"Devastating critique of Standard Model"
LEVINSON at JURIS.LAW.NYU.EDU
Mon Sep 6 15:51:00 PDT 1999
Re Suzanna Sherry's reference to the "devastating critique" of the "Standard Model" in regard to the Second Amendment. "Devastation" is probably, like beauty, in the eyes of the beholder (illustrating yet once more my hopeless commitment to the kind of post-modernism that Professor Sherry has criticized elsewhere.) In any event, I don't read Professor Cornell's article as "devastating." You may be interested in reading a message that I was happy to send to Professor Cornell:
I read with great interest your piece in the current Constitutional Commentary. You may be surprised to know that I agree with much of what you said. I strongly agree that context is crucial, and I certainly think you score some significant points. One of the things I have insisted over the past decade is that the purpose of my (notorious?) essay was not so much to articulate a "definitive" meaning of the Second Amendment (the doing of which would certainly require doing the kind of work you suggest), but, rather, to suggest that the elite legal academy had scandalously avoided paying the slightest attention to the fascinating issues raised by the Amendment. I then offered what struck me, on the basis of what I had read at the time, as a plausible reading of the Amendment along the lines that you summarized. I have never publicly committed myself to a position as to what the Second Amendment means for us today, though I did try to indicate in the Yale piece why I thought it was terrible that elite academics had disdained any real wrestling with the amendment in favor of quoting a Parade magazine article by Warren Burger and a murky opinion by James McReynolds as almost literally the last words on the meaning of the Amendment. (I have written that it has been a political mistake for the Democratic Party to support some gun control measures, such as the 1994 "assault weapons" ban, which some very able political scientists (and White House tacticians, in retrospect) [argue] helped contribute to the 1994 debacle.)
I much prefer your approach, which, as I understand it, says that much more work needs to be done before anyone, on any side, can allege having presented anything close to a "definitive" account of the original meaning (or initial assumptions) underlying the Amendment, to that, say, of Garry Wills. Wills, I think, is every bit as overconfident as some of the "Standard Modelers" whom you criticize. (Incidentally, though my work is cited by the "SMs," and many of them are my personal friends, I think that the term is unfortunate, for the reasons you suggest.) Do you disagree?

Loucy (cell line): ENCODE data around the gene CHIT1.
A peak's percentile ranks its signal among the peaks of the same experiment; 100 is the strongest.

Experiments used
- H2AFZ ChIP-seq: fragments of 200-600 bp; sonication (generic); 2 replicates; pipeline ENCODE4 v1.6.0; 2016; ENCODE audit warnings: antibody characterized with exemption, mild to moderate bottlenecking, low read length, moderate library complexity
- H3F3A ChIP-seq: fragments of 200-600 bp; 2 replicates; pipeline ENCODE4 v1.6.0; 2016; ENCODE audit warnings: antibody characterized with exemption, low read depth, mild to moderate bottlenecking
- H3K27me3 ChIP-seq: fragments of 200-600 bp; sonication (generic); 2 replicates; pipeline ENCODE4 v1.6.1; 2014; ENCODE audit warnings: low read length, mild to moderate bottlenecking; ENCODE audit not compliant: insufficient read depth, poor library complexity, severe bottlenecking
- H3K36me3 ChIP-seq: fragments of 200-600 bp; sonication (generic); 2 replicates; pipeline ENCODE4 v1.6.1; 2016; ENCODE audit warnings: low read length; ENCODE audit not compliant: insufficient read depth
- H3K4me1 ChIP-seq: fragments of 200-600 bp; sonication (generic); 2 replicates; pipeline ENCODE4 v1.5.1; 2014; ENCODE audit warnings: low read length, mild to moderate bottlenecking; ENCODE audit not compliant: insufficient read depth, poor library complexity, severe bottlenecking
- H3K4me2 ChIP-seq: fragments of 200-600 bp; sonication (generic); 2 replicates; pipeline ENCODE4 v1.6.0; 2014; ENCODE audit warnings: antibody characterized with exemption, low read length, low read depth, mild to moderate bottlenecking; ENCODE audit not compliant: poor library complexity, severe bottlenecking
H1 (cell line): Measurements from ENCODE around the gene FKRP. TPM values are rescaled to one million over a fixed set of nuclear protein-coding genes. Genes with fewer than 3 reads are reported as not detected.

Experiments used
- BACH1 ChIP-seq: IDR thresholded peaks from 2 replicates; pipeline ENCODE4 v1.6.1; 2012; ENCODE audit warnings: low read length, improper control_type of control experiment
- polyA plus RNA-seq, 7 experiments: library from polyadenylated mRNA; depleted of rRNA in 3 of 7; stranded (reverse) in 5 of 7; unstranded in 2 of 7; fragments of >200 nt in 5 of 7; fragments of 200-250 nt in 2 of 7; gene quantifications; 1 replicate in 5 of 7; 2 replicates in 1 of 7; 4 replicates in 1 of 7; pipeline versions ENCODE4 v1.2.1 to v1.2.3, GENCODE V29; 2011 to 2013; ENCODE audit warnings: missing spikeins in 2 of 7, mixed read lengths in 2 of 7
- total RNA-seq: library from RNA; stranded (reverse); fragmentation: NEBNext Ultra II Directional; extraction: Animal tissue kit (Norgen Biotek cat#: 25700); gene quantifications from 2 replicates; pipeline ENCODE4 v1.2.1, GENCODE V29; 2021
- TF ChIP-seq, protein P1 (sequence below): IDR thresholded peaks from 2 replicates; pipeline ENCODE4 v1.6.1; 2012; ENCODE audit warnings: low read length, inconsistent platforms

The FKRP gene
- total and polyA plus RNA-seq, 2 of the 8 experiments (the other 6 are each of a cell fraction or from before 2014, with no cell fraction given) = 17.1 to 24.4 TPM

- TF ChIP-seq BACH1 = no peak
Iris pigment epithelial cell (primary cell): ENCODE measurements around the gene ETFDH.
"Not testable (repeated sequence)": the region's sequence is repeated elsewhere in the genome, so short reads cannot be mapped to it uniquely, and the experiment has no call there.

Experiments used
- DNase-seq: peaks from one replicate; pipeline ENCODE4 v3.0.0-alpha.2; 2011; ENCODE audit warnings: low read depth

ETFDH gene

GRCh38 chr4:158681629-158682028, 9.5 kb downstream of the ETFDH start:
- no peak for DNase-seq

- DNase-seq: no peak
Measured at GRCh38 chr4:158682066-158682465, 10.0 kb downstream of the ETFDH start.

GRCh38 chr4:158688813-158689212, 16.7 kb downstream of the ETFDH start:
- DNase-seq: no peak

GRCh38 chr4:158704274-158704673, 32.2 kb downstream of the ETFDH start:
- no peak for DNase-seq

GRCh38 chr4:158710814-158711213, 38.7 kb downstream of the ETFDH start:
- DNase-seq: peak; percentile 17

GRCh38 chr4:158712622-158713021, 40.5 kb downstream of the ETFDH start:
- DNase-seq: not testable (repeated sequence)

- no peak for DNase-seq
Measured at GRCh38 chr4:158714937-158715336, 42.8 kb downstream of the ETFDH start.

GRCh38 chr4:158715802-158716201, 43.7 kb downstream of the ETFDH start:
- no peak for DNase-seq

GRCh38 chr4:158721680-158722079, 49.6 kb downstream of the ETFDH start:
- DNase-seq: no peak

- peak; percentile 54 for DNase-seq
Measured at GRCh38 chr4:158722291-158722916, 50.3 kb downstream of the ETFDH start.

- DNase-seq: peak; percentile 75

One difference, of course, between lawyers and historians, and, even more certainly, between adjudicators and academics, is that the time for decision is almost undoubtedly going to be shorter than the time necessary to do the kind of Skinnerian work that is necessary to do the kind of contextual history that you commend. I'm not sure what you think the Second Amendment should be interpreted to mean today, should you be forced to make a decision. I read your article much more as a call for further research than an argument that the "Standard Modelers" are "wrong" per se in their ultimate conclusions (as against being way, way too confident about the validity of their conclusions).
I think what is badly needed is a first-rate account of the political pressures that explain the placing of the Second Amendment in the Constitution. Even if one takes the position that it merely protected the rights of states to have militias, that still implies that only the states, and not the national government, could restrict gun ownership. (I find your information about Pennsylvania very interesting.) I also happen to agree with Akhil Amar that the Second Amendment, like all the Bill of Rights, had become transformed by 1868, so that by that time there *was,* I believe, a far more liberal-individualist account of the Amendment than existed in 1789-9 [and it would have been that account that would have been "incorporated" into the understandingn of privileges or immunities protected against abridgment by the states].
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